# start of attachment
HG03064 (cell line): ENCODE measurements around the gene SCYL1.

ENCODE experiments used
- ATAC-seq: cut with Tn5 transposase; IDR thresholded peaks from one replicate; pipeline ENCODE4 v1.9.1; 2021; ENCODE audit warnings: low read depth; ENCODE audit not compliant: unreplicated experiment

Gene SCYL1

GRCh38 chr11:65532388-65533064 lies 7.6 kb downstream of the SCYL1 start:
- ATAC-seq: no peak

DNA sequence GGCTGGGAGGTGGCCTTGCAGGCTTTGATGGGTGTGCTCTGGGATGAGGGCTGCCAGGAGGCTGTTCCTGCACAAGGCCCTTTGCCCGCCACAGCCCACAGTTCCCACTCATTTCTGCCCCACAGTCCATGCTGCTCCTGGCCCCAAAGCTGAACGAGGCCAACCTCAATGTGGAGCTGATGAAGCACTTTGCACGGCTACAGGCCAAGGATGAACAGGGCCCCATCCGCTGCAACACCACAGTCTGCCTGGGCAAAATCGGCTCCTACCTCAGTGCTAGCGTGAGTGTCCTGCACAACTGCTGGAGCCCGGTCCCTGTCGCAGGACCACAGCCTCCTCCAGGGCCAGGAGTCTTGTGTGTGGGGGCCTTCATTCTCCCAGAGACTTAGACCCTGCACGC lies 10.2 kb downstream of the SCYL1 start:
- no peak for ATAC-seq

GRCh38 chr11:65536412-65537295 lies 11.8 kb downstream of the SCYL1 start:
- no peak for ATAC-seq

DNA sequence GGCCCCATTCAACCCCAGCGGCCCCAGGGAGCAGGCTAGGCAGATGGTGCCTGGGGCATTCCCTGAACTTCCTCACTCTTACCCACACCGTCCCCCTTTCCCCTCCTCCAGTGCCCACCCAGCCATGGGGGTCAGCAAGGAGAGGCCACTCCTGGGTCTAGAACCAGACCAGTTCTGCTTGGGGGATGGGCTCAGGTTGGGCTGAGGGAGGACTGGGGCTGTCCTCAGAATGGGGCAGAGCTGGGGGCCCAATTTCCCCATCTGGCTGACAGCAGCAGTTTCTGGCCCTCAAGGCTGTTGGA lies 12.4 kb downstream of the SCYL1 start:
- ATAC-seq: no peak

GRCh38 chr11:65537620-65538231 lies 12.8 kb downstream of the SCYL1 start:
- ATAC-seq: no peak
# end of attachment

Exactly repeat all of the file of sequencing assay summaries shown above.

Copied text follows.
HG03064 (cell line): ENCODE measurements around the gene SCYL1.

ENCODE experiments used
- ATAC-seq: cut with Tn5 transposase; IDR thresholded peaks from one replicate; pipeline ENCODE4 v1.9.1; 2021; ENCODE audit warnings: low read depth; ENCODE audit not compliant: unreplicated experiment

Gene SCYL1

GRCh38 chr11:65532388-65533064 lies 7.6 kb downstream of the SCYL1 start:
- ATAC-seq: no peak

DNA sequence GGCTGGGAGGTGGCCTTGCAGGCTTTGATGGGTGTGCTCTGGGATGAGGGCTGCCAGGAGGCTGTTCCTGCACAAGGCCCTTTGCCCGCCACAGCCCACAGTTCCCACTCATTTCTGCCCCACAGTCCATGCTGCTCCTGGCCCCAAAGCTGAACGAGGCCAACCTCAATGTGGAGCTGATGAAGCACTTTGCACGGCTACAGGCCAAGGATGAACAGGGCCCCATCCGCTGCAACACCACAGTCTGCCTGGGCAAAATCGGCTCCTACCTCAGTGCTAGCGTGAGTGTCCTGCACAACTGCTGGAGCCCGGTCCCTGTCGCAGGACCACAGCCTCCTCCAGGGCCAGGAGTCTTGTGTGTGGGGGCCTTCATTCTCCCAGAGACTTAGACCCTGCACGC lies 10.2 kb downstream of the SCYL1 start:
- no peak for ATAC-seq

GRCh38 chr11:65536412-65537295 lies 11.8 kb downstream of the SCYL1 start:
- no peak for ATAC-seq

DNA sequence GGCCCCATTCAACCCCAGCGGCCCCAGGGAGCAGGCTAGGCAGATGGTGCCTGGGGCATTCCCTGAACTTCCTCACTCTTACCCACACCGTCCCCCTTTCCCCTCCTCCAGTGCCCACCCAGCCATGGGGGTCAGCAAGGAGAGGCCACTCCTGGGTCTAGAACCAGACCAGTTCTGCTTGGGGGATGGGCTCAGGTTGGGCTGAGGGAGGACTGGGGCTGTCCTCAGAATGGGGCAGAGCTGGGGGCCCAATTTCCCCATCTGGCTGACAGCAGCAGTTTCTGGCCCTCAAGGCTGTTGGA lies 12.4 kb downstream of the SCYL1 start:
- ATAC-seq: no peak

GRCh38 chr11:65537620-65538231 lies 12.8 kb downstream of the SCYL1 start:
- ATAC-seq: no peak